• Leviathan Wakes (James S. A. Corey): I actually read this after watching the first season of The Expanse, which is also good. I was worried that having seen the show might make this 600+ page novel a bit of a slog, but (a) there are quite a few differences between the show and the book; (b) the first season of the show only covers about half the book; (c) the book is really excellent. There’s a lot more depth that they couldn’t fit into the show.
  • The Kindly Ones/Sandman in general (Neil Gaiman plus various artists): I finally bit the bullet and finished reading Sandman, courtesy of a housemate who owns the whole series. I didn’t really want to accept that it was ending before I started reading the last few issues, but the loose ends are tied up beautifully, and it all ends up okay.
  • The Fifth Season (N. K. Jemisin): This book has been on my “to-read” list for about a year, but I didn’t get around to starting it until the flight home to Salt Lake City for winter break.  Not only does it take place in an interesting science-fantasy dystopia and feature awesome ; Jemisin’s book (which now has a sequel, The Obelisk Gate, that I’m planning to devour as soon as I get it) also follows a gripping emotional narrative of tragedy, growth, and systemic oppression. Highly, highly recommended.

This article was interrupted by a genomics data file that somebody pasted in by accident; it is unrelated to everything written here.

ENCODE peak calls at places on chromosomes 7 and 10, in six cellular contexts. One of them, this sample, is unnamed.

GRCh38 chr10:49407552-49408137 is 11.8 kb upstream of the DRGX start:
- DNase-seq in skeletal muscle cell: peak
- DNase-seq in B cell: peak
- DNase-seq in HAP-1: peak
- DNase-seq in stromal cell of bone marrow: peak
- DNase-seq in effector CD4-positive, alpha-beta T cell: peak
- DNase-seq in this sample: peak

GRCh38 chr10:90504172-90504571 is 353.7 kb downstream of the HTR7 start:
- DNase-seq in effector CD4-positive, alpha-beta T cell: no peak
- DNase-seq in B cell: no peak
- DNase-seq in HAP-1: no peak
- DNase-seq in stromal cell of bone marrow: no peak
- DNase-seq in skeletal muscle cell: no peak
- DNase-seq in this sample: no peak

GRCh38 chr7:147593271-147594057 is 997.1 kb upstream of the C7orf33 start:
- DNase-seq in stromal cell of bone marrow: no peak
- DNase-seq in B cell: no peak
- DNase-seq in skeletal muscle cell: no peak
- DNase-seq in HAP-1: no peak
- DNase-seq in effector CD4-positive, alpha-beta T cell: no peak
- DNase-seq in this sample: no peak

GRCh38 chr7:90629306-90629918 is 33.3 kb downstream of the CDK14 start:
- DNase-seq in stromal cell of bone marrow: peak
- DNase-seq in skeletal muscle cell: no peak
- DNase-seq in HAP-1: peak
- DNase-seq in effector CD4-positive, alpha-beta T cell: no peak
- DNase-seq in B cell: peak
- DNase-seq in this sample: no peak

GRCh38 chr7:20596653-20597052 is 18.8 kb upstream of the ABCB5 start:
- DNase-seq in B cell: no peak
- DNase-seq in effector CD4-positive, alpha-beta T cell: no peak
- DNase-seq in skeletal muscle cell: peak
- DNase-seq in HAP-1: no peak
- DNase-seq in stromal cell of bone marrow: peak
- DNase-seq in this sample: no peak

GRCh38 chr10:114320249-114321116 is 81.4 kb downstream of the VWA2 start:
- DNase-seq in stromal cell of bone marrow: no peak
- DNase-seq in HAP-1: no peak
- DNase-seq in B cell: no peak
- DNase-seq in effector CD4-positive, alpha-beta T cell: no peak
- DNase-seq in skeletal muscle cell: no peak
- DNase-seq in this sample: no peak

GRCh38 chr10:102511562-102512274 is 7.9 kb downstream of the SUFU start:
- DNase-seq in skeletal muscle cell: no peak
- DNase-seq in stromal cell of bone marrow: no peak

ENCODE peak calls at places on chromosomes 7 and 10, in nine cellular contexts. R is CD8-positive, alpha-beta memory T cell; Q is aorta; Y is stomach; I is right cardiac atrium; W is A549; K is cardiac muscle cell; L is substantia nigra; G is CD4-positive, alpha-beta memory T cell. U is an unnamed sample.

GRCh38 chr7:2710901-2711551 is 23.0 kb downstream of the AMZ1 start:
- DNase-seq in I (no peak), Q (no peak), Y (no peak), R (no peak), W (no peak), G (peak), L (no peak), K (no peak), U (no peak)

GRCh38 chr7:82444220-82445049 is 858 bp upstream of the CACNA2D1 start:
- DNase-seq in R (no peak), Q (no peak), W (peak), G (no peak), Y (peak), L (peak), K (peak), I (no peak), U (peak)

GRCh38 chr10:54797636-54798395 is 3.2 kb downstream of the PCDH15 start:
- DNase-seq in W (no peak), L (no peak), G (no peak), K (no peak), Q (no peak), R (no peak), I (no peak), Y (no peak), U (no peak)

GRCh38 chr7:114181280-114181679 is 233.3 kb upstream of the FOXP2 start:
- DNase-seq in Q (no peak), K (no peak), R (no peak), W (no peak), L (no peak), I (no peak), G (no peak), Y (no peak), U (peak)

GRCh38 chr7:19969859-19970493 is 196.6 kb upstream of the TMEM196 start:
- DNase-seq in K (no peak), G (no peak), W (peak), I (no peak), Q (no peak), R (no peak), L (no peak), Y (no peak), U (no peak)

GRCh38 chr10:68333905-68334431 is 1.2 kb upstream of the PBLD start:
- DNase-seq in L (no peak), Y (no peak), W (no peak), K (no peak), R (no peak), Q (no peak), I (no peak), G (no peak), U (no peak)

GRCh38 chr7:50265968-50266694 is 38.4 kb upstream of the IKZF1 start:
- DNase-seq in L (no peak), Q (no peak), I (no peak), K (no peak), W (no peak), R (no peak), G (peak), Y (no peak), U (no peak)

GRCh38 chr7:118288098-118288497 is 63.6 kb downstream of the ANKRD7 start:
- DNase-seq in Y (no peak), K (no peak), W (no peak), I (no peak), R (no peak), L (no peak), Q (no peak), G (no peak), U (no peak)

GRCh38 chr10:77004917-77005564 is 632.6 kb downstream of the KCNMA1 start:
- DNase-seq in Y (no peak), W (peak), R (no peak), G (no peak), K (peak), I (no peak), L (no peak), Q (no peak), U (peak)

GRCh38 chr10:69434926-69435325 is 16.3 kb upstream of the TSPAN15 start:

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Finally, here are a few books I’m looking forward to reading in 2017:

  • Sequels to various books I read in 2016 and 2015, including: The Obelisk Gate (Jemisin), Ancillary Sword and Ancillary Mercy (Leckie), The Wise Man’s Fear (Rothfuss), Caliban’s War (Corey), and maybe some more of the Magicians series (Grossman).
  • Some literature/literary fiction I’d like to get around to: Americanah (Adichie), The Enormous Room (Cummings), The Sellout (Beatty), The Amazing Adventures of Kavalier and Clay (Chabon).
  • Nonfiction and memoirs: Desert Solitaire (Abbey), The Fire Next Time (Baldwin), When Breath Becomes Air (Kalanithi), SPQR: A History of Ancient Rome (Beard), Wild (Strayed).
  • “Genre fiction” (mystery, fantasy, sci-fi) and fun books: Dissolution (Sansom), City of Thieves (Benioff), The Song of Achilles (Miller), Furies of Calderon (Butcher), The Traitor Baru Cormorant (Dickinson), Lock In (Scalzi), Armada (Cline).

That’s a pretty ambitious list, and I’d be surprised if I even got to half of it, but who knows? Happy reading and Happy New Year!